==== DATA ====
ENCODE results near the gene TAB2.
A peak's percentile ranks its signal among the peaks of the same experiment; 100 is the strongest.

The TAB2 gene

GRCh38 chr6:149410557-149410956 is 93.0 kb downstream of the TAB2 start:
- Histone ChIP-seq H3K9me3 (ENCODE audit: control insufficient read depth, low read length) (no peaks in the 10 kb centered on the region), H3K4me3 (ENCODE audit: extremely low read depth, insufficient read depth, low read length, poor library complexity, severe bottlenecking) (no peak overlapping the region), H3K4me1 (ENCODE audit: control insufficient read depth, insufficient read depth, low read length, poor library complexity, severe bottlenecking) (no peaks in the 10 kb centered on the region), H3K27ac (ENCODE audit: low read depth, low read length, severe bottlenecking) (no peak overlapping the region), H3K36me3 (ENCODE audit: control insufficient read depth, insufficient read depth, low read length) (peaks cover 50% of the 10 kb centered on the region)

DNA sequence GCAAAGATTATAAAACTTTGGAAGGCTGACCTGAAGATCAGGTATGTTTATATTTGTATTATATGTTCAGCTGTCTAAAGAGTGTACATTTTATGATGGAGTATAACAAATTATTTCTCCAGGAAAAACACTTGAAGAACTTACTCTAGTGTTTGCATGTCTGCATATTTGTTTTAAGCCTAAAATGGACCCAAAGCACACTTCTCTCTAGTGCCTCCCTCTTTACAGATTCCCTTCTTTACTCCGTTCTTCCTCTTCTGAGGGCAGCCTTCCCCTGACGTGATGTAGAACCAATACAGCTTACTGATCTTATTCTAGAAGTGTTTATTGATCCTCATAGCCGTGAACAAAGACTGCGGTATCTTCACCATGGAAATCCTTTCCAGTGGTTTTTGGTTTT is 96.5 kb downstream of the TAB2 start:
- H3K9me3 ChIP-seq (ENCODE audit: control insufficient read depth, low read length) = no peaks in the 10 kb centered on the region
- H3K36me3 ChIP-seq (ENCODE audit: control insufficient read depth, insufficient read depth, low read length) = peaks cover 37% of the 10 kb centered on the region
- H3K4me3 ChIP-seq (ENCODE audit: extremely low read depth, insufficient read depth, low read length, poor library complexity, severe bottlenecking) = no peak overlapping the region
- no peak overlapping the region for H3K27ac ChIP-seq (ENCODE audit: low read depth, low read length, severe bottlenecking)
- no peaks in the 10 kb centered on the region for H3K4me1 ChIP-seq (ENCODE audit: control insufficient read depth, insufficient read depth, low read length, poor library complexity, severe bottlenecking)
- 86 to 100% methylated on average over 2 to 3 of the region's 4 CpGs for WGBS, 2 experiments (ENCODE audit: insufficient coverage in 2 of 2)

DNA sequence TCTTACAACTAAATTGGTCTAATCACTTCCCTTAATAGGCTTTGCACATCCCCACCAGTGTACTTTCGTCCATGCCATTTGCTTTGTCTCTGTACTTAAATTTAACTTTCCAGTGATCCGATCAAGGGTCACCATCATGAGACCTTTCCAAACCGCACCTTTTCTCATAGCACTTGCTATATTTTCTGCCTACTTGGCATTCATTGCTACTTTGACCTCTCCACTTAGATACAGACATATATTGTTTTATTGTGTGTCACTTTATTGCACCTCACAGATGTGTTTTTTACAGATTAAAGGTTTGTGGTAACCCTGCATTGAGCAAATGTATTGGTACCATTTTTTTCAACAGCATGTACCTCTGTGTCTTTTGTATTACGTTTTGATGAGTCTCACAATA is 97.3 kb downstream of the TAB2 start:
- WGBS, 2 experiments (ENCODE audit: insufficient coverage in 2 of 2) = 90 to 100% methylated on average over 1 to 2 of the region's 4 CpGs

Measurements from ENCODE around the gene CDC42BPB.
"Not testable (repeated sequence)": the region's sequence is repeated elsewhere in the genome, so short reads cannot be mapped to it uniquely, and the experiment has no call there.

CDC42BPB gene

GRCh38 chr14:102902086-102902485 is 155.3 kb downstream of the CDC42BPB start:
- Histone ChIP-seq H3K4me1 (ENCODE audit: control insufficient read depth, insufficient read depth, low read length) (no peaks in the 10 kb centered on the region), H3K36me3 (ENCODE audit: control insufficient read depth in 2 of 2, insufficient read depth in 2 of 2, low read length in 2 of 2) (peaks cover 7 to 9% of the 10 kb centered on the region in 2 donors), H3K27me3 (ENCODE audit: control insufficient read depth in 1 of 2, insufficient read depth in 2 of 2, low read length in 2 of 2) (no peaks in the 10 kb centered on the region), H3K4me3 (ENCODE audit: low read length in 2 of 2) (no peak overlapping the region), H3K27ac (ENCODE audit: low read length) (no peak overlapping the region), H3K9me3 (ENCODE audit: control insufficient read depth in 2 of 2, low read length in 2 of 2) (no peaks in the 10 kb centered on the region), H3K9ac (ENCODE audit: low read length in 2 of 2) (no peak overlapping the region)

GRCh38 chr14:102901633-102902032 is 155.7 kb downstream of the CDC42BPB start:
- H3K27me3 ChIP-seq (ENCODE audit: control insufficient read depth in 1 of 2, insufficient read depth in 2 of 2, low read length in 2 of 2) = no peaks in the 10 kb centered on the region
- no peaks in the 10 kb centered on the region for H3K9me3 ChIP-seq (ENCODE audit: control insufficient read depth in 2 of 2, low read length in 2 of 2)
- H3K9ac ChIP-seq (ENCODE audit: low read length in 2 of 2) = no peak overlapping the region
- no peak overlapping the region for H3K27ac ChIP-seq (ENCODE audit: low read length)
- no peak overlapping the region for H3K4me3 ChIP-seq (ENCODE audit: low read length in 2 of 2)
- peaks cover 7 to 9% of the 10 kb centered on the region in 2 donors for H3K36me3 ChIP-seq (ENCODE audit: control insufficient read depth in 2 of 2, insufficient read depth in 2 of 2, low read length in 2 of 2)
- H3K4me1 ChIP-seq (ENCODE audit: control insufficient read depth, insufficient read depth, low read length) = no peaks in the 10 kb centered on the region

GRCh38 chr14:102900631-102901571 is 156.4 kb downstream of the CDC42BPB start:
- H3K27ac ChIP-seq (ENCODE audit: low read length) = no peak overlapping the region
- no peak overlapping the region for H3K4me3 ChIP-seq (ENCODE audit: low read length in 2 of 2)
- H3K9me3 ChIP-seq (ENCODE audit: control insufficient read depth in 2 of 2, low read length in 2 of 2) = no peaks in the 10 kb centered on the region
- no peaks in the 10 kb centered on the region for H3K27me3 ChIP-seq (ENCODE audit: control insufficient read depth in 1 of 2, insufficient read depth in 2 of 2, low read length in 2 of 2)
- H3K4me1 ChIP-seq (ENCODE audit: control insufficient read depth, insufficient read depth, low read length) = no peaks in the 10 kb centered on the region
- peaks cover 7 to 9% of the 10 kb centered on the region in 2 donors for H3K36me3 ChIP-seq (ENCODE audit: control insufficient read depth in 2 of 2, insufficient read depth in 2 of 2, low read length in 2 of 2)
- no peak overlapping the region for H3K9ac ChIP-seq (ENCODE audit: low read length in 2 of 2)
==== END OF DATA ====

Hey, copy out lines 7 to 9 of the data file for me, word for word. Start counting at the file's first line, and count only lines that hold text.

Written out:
- H3K9me3 ChIP-seq (ENCODE audit: control insufficient read depth, low read length) = no peaks in the 10 kb centered on the region
- H3K36me3 ChIP-seq (ENCODE audit: control insufficient read depth, insufficient read depth, low read length) = peaks cover 37% of the 10 kb centered on the region
- H3K4me3 ChIP-seq (ENCODE audit: extremely low read depth, insufficient read depth, low read length, poor library complexity, severe bottlenecking) = no peak overlapping the region